Heating with inorganic nanoparticles: applications in life science
7th World Congress on Chemistry
November 13-15, 2017 Athens, Greece
Pablo del Pino
USC Center for Research on Biological Chemistry and Molecular Materials, Spain
Posters & Accepted Abstracts : J Biotech and Phyto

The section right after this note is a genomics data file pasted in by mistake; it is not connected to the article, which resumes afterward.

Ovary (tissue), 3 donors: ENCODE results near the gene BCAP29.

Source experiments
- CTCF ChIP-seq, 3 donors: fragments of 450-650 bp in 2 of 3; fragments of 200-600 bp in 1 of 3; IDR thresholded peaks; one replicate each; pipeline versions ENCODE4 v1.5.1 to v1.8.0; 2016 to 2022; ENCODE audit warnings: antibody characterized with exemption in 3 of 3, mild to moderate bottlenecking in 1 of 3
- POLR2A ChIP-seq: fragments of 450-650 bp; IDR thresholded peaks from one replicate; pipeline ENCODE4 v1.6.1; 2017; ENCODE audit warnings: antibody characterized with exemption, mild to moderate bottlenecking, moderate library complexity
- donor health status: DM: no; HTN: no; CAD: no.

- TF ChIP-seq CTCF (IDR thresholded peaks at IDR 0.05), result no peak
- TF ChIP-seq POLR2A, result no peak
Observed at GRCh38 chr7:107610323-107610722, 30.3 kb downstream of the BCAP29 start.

The capability of being able to release heat upon remote electromagnetic (EM) exposure has opened new opportunities for a variety of goals in life sciences. Local heating with colloidal nanoparticles (NPs) has been used for killing tumoral cells, drug-release applications, ultralow detection of tumoral markers, imaging in vivo and in vitro, or even sterilization. In the frame of oncological hyperthermia, both magnetic and plasmonic NPs have been investigated as nanoheaters and can be remotely activated by radiation that do not or minimally interact with physiological tissues and fluids. Actually, the major challenge concerning colloidal chemistry within this framework resides in being able to produce NPs that absorb in EM regions where tissue absorption remains minimum, i.e., biological windows. Engineered nanomaterials with tailored heating performance, as well as suitable organic coatings, are continuously developed toward more efficient interactions with EM radiation and the performance of more complex tasks in biological environments. Moreover, these materials can be used simultaneously as contrast agents by using imaging techniques that rely on their magnetic (e.g., MRI) or plasmonic behavior (e.g., OI), thereby enabling theranostic NPs. In this talk, several examples of nanoheaters for applications in life science will be discussed.